HKU POP SITE releases the results of the last Budget follow-up surveyBack
|Press Release on March 31, 2009|
The Public Opinion Programme (POP) at the University of Hong Kong interviewed 1,007 Hong Kong people from 17 to 18 March by means of a random telephone survey conducted by real interviewers, and found that people's satisfaction with the Budget has dropped a bit further, but its overall rating has gone up a bit, both changes being within sampling errors. Regarding people's support of John Tsang's proposals tested in the survey, they have basically remained unchanged compared to our last survey. Probably due to the continual decline of the economy, people's satisfaction with the government's financial policies has dropped significantly by 8 percentage points to a record low since 2004. People continue to consider Hong Kong's tax system fair, but the distribution of wealth unreasonable. The sampling error of all percentages is +/-4 percentage points at 95% confidence level, while the sampling error of rating figure is +/-1.7. The response rate of the survey is 63%.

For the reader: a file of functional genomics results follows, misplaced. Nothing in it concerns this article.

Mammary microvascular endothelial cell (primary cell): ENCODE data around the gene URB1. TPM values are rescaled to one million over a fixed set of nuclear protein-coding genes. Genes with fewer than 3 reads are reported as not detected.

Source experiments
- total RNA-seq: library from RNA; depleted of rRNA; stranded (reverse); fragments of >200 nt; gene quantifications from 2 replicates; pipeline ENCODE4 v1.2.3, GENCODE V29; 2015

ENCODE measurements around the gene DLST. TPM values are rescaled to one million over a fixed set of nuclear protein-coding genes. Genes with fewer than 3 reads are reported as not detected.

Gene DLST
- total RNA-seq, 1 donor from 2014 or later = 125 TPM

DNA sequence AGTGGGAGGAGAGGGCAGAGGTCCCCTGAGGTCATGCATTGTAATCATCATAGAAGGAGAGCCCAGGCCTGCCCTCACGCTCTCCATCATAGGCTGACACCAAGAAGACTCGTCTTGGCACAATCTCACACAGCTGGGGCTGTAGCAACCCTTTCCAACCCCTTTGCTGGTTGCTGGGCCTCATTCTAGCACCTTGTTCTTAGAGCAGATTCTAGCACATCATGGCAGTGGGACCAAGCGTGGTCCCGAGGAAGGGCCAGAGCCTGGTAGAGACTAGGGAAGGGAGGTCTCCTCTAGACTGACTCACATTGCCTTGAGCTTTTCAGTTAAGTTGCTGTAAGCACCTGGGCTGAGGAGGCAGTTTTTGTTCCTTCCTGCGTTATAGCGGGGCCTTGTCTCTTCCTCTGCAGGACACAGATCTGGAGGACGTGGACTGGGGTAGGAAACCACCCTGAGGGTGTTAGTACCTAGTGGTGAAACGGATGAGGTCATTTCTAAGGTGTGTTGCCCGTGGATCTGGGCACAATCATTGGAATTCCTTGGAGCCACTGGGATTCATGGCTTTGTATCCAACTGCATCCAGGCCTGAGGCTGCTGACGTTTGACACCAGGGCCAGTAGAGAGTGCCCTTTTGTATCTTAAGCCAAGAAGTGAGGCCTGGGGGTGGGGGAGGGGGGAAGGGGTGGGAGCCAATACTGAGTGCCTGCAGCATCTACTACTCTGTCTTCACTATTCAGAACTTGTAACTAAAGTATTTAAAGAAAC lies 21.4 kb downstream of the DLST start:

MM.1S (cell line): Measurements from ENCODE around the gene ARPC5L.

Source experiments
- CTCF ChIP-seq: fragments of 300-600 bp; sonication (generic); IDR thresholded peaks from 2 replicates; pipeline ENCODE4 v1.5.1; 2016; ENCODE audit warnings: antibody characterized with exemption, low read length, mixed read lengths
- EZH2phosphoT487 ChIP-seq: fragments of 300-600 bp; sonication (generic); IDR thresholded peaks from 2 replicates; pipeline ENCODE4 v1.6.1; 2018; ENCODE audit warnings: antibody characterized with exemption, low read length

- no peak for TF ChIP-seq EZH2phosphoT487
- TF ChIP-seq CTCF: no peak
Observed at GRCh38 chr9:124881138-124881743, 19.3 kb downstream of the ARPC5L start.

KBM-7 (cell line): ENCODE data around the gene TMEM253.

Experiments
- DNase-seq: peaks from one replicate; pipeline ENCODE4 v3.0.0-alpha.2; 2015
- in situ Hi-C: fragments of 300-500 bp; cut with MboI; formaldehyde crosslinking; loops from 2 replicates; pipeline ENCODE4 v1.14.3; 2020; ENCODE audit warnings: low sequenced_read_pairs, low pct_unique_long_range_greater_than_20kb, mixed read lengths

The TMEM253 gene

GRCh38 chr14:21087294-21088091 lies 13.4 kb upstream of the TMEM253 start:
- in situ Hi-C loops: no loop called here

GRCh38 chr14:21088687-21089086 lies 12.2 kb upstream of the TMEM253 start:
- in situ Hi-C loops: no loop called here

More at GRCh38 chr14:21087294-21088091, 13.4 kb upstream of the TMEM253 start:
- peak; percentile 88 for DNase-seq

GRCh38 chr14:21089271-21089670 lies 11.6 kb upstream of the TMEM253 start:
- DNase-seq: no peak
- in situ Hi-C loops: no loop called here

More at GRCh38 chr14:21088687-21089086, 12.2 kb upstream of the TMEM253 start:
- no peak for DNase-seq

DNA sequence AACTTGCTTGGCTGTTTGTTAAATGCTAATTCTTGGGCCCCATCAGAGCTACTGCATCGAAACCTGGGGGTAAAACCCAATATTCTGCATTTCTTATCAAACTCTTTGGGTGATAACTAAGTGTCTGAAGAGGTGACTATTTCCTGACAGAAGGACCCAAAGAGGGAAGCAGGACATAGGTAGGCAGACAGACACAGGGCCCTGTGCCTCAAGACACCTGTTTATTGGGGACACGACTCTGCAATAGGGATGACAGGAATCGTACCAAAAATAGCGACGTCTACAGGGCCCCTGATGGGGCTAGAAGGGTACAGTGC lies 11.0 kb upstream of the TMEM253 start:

Points to note:
* The address of the "HKU POP SITE" is http://hkupop.hku.hk, journalists can check out the details of the survey there.
* The overall sample size of this survey is 1,007 successful interviews, not 1,007 x 63.3% response rate. In the past, many media made this mistake.
* The maximum sampling error of all percentages is +/-4 percentage points at 95% confidence level, while the sampling error of rating figure is +/-1.7. "95% confidence level" means that if we were to repeat a certain survey 100 times, using the same questions each time but with different random samples, we would expect 95 times getting a figure within the error margins specified. When quoting these figures, journalists can state "sampling error of rating not more than +/-1.7 and sampling error of percentages not more than +/-4% at 95% confidence level".